*Here's an added note: I am always tempted to add to this list of Robinsonades a true story from the first century B.C.E. regarding Julius Caesar. As a young man, maybe early 20s, he was captured by pirates and held prisoner for ransom (thus, in effect, shipwrecked) on a remote Aegean island. He charmed his captors, eating dinner and joking with them so he gained their total trust; until they returned him to his family in exchange for a ransom. Soon afterwards, Mr. Caesar returned with a Roman war fleet, took the pirates prisoner, and sat by himself in their midst, eating dinner and laughing, while they hung tortured, crucified, and dying all around him. What's that? Lost their sense of humor?

Back to: Historic Moment 1999 As Brian Callahan and I, and our team of idealistic youthful authors reveled in the new freedom of Internet publishing, I was still daily spending an hour or more in print bookstores for my pleasure, relaxation, and imagination exercises. I noticed that Andre Norton's fiction was becoming hard to find, so I inquired; clerks told me you had to special order her books because they seemed to be fading from the popular limelight. This worried me, so I contacted Andre Norton's home base in Murfreesboro, TN (High Hallack Library and all). I was in touch with a young intern from Poland, I believe, whose name eludes my memory at the moment. He informed me that Andre Norton was indeed worried about "being forgotten," the exact words. Long story short, he put me in touch with her via email. Such an honor! She was very sweet, and told me she had a new publishing contract that made her feel at ease. I had offered, worst case scenario, for Clocktower Books to step in with our e-book capabilities. She thanked me for being thoughtful, but said I wouldn't be necessary. We communicated a bit more, and she accepted a print copy of my own SF novel today titled *Blue Princess.*

The Storybook Festival, or: Pioneers Back in 1972 or so, I submitted a proposal to one of the print cartel houses in New York City for an SF novel then titled *The Storybook Festival.* The transom editor loved it and send it up to a senior editor, who politely declined. Oh well. I completed the novel (writing several careful drafts as is my habit) by 1974 under the title *Pioneers*. It became one of my first print (so-called print on demand) novels, and Andre Norton accepted it as "something new and unusual" for the High Hallack Library. So for a brief moment in time, until the library was (inexplicably, I think) dismantled and discarded by a non-respectful world after the great Andre Norton's passing.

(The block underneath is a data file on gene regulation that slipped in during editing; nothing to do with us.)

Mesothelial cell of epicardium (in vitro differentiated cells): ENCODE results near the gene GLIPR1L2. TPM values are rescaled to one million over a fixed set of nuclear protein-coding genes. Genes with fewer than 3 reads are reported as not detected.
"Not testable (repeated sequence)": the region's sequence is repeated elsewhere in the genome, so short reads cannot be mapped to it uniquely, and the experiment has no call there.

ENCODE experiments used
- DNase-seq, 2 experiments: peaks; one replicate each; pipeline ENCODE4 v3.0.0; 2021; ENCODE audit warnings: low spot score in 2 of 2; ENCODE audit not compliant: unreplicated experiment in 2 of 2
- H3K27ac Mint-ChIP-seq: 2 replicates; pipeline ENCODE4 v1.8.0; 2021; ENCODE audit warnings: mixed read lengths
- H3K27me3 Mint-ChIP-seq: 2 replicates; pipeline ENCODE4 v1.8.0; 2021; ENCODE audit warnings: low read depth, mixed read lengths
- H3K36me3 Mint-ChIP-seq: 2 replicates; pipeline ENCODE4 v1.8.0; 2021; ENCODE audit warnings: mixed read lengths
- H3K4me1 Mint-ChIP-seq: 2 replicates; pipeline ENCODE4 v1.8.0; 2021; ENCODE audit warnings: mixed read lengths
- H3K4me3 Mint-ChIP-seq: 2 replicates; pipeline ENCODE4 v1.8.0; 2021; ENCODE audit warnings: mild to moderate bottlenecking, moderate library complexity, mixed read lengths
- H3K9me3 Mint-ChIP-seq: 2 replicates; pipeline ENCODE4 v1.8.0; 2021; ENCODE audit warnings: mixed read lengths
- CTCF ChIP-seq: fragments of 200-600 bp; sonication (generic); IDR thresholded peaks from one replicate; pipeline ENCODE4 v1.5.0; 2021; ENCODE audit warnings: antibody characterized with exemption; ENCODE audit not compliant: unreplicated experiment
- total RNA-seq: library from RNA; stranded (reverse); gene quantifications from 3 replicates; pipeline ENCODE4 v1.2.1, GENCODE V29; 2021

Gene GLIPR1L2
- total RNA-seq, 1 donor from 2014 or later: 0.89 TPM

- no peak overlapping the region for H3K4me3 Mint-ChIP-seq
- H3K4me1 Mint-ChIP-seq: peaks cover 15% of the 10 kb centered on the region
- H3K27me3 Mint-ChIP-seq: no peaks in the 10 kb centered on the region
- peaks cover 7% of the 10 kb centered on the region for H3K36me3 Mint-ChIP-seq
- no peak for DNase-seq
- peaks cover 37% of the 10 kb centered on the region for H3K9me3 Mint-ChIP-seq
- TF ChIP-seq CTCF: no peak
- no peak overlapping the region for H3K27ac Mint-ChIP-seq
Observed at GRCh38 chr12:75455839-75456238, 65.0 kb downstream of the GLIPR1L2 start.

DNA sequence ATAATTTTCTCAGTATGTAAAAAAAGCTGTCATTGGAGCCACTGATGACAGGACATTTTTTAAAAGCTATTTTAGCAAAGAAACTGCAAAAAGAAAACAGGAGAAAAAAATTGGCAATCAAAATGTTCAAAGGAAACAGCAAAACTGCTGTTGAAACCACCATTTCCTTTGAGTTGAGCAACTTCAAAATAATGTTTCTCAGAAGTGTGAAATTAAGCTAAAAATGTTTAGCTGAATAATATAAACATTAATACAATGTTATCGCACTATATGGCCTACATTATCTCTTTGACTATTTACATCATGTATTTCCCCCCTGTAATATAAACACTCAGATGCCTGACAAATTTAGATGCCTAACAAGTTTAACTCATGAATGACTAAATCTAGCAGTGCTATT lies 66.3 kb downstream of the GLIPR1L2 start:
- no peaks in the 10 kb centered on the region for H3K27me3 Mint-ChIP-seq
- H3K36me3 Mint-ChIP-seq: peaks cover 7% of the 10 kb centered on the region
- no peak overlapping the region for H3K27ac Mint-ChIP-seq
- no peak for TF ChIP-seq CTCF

Ray Bradbury: The Christmas Clock On a very separate but relevant note, I will mention that one of my other early heroes (Ray Bradbury) sent me a personal rave note for my dark holiday fantasy novel *The Christmas Clock* in 2008, not long before he joined Andre Norton in that great Valhalla of wonderful authors who have brought so much joy to millions of mortals. The connection in my mind is that they are the two authors to whom I, as a burgeoning young author of about 12 years old, sent fan letters and received wonderful encouraging replies. So as fate would have it, I had a chance to connect meaningfully with each of these heroes later in life. In 1999 or so, it was with Andre Norton, offering to publish her work and save her from being forgotten, which earned me a spot in the High Hallack Library for the novel today titled *Blue Princess.* With Ray Bradbury, it was his thundering encouragement for my novel *The Christmas Clock* which (as I mentioned in forwarding a copy to him) "has a bit of Ray Bradbury in it, as does much of my writing" but in fact it was intended as an homage to Charles Dickens' immortal c.1844 novel *A Christmas Carol*.

Andre Norton (1912-2005) was one of a handful of my absolute favorite authors when I was a young adolescent. I have adored her SF writing all my life. One of my all-time favorite novels was her SF novel *Galactic Derelict*, which to this day (Sep 2022 as I renovate our Deep Outside SFFH website in a much-needed overhaul) is one of the few, select face-out paperbacks on my entire-wall bookshelf in this office in San Diego, CA). Others in similar position of honor is *Starman's Son.* Both had a profound effect on me over sixty years ago when I was about 10 or 12. Also facing out are similarly ancient paperback copies of Andre Norton's *The Time Traders* and *Star Guard.* No other author commands such space (no pun intended) in my office. I've been a voluminous reader all my life. My absolute favorites include Ray Bradbury (the immortal!) and much of the now classical school of old masters in the field. I'm not writing this to talk about myself, but to indicate the exalted position in which Andre Norton stands, next to Ray Bradbury.

Her Wikipedia Page Andre Norton (opens a new page).

top - flags of Luxembourg + European Union + U.S.A.

intellectual property warning